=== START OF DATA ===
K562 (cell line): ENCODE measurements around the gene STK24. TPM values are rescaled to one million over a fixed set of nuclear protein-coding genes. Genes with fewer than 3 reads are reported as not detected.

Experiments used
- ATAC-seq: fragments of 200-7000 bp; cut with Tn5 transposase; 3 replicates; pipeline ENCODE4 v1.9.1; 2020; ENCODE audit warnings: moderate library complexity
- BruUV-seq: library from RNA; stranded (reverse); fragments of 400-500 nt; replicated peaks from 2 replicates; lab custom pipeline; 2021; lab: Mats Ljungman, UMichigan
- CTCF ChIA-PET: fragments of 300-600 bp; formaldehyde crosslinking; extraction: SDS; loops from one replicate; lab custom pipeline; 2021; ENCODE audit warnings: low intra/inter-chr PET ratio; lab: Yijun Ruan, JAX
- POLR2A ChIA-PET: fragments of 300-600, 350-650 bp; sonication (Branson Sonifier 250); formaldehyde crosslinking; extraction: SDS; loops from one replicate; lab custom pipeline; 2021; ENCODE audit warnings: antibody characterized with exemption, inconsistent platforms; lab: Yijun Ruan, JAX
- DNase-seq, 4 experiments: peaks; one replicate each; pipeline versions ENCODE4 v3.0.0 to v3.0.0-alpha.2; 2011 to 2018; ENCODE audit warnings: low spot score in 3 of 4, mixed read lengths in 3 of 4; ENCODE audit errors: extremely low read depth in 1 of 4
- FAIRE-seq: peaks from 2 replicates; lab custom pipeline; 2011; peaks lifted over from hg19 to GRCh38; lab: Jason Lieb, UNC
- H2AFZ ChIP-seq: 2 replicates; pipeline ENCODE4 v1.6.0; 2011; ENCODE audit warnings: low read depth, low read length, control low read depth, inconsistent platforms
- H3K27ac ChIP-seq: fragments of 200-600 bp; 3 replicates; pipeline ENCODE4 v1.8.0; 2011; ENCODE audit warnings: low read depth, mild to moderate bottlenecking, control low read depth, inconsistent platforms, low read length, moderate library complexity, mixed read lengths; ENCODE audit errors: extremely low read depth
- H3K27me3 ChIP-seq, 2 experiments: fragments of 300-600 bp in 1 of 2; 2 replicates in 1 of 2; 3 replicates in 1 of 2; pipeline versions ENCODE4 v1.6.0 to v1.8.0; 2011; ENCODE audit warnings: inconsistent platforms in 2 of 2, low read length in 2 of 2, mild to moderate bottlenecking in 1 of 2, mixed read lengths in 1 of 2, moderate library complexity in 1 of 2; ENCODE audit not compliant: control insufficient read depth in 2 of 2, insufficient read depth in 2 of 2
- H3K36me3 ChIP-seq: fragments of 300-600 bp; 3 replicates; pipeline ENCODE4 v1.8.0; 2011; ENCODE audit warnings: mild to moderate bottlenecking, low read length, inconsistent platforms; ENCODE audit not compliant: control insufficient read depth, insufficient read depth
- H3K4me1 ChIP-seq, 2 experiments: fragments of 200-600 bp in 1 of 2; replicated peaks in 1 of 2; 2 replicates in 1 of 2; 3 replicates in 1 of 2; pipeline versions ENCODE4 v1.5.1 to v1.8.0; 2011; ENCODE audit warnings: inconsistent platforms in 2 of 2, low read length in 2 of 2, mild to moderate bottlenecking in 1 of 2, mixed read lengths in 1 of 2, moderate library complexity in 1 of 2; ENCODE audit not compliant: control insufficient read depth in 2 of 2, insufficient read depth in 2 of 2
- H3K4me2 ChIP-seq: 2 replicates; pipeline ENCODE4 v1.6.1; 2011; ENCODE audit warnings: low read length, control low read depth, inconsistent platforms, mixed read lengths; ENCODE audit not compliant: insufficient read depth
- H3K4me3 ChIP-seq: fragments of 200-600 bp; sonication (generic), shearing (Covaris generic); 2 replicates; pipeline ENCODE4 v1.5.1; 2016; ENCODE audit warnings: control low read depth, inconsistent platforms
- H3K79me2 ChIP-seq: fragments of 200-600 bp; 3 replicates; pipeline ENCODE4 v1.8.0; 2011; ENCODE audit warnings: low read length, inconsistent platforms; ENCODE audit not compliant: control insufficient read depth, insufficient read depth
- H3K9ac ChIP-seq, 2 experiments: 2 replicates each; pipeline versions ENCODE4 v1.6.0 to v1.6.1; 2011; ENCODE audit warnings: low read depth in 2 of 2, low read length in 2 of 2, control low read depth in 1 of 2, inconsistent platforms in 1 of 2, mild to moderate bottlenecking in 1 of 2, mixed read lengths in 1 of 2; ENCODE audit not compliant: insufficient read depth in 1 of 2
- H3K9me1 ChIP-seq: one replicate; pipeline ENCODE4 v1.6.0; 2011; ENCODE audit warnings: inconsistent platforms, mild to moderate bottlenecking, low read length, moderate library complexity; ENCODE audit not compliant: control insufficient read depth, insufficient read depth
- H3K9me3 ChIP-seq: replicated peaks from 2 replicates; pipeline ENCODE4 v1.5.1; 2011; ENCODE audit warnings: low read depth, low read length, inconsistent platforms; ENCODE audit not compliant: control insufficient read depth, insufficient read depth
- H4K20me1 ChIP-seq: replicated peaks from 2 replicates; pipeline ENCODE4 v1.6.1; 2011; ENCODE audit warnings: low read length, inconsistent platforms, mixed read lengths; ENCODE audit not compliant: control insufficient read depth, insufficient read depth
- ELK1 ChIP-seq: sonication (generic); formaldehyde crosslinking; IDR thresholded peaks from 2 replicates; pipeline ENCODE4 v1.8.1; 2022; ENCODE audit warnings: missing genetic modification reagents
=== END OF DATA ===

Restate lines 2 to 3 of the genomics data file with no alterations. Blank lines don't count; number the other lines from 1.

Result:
Experiments used
- ATAC-seq: fragments of 200-7000 bp; cut with Tn5 transposase; 3 replicates; pipeline ENCODE4 v1.9.1; 2020; ENCODE audit warnings: moderate library complexity